“We’re three months into this fiscal year and that would give you time to locate the funding for the next fiscal year and apply for that [federal] grant,” Robertson said.
Councilwoman Montijo raised the concern that the city earn a reputation of hiring officers only to turn around and lay them off the next year. She said she’d rather have a long-term budget plan in place that would draw officers to the city rather than steer them away.
“If that’s going to be our recruitment model, in the long run it could potentially be dangerous to us. At least right now, [officers] want to come to Selma. But if they know that after a year we can’t find the money, they may not want to come at all knowing they’ll get cut anyways. At least right now we’re not letting people off and we’re hiring because we know we can sustain them. That’s a better way of doing business.”
Garner also cautioned that since it takes a year to thoroughly train new officers, it’s smarter to make a plan to hire and retain officers.
“Those officers aren’t going to become functional officers for at least a year once they get through probation and training. To tell that officer the funding is no longer available and having to lay them off is, in my opinion, worse than never hiring them at all,” Garner said.
Robertson countered that since citizens are worried about crime, he’d rather take steps to put more officers on the streets now as a show of good faith.
“The bottom line is people don’t feel safe,” Robertson said. “It’s up to us to be upfront and be part of the solution, instead of just to say we’re listening, to actually propose a solution. I think that solution right now, for the short term, is to add a couple more officers to the police force to let people know we’re listening and acting on their concerns.”
Moreno added that while the funds are available to hire entry-level officers in the short term, hiring more officers will require other departments to tighten their belts.
“We found extra dollars we can use to do the things we discussed here today but I did not see anything that tells me we can fund another position or two more positions without taking cuts from other departments.”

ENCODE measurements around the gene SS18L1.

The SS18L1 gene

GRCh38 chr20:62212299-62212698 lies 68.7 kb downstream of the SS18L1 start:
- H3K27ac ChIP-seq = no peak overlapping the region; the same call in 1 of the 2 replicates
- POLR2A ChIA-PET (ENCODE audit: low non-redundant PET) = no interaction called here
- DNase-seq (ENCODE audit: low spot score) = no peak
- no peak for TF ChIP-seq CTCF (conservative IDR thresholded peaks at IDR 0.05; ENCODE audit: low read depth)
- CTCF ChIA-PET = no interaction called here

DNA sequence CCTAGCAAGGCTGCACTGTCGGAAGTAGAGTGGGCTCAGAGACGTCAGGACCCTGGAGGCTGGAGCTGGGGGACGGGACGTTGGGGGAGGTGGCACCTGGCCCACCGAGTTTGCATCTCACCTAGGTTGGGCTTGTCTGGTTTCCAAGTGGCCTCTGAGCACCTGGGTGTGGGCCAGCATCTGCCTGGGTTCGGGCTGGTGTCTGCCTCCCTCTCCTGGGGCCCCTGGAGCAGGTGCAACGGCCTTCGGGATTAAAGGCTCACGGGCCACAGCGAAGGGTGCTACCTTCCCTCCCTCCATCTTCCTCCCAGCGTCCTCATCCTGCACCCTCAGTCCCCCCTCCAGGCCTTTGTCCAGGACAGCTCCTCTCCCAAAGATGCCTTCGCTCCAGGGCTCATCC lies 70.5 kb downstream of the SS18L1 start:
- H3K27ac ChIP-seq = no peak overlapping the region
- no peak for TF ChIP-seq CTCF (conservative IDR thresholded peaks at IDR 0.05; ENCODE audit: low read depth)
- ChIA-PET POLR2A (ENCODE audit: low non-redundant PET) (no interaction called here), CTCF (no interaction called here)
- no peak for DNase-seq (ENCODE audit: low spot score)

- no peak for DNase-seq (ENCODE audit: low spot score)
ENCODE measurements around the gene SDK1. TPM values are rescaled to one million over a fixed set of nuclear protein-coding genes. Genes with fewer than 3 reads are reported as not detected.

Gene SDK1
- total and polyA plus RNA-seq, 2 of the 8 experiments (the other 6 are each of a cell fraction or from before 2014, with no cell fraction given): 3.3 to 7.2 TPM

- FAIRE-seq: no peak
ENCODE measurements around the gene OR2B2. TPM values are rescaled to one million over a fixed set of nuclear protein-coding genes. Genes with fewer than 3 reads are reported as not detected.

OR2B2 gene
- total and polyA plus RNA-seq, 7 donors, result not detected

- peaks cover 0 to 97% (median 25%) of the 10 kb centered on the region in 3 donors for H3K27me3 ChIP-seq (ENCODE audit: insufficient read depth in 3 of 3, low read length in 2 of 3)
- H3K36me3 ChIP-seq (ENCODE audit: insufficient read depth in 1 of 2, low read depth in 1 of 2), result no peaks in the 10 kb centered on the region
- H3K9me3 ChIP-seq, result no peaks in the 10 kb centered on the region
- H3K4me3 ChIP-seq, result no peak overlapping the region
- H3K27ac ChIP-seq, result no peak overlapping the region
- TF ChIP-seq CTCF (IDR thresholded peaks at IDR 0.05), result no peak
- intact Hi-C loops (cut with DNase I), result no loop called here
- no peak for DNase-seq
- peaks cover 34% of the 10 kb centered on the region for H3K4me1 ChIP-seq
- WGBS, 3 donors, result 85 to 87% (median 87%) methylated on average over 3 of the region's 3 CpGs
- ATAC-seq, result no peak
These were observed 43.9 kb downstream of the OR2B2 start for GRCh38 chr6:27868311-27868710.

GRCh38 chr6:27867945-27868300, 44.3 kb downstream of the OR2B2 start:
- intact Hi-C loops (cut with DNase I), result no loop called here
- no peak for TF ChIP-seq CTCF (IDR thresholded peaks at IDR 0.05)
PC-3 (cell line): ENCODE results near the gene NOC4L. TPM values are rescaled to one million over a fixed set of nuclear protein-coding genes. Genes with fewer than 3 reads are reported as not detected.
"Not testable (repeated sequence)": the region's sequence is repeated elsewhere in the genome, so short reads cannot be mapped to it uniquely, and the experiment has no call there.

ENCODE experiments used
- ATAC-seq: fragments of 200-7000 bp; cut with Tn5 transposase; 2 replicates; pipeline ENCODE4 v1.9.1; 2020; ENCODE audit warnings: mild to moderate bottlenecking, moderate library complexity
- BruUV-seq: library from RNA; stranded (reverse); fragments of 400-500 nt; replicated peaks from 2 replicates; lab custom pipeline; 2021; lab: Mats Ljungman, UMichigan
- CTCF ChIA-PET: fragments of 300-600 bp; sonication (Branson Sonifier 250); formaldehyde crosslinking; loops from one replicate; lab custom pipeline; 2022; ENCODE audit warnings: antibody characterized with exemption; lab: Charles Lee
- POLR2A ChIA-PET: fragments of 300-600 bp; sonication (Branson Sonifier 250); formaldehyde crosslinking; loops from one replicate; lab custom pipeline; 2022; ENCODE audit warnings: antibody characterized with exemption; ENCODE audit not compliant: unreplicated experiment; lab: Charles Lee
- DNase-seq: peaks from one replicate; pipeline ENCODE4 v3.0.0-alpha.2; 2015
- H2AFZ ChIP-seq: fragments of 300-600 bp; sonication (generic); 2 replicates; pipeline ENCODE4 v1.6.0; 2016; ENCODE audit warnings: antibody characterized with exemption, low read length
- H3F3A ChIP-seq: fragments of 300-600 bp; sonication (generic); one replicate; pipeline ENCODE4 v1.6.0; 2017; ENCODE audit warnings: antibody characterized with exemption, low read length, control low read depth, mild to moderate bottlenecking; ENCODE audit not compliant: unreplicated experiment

Resident Paula Rogers was among citizens in attendance who continued to voice concerns over safety.
“I still to this day haven’t heard why we don’t have gang injunctions. Somebody’s got to keep reminding you guys since it could be your child, it could mine or it could be your neighbor. We need to do something,” she said.
No action was taken at this meeting as the topic was for discussion only.
The council also discussed other crime-fighting measures such as forming a public safety committee, creating a gang task force, enforcing stiffer curfew laws and mentoring troubled youth to steer them away from gangs.
Moreno also gave a first quarter budget update for the city’s budget stating that some of the revenues and expenditures are estimated as some bills have not yet been received.
“If you chop the budget into quarters, $3.2 million is where you should be standing. Our actuals are at about $3.1 million. That’s a small drop of a negative $13,000. That basically means we’re on track,” he said.
In other matters, the Council approved extending its contract with Second Chance Animal Shelter to June 30, 2019, and allowed for a 10 percent increase to $83,736 for the 2018-19 fiscal year. Second Chance has served as the city’s animal shelter since January 2014.
Fees were waived for the Selma Rotary Band Festival Parade for approximately $2,600 and Christ-Driven Church’s annual Soup and Bread Festival for approximately $283.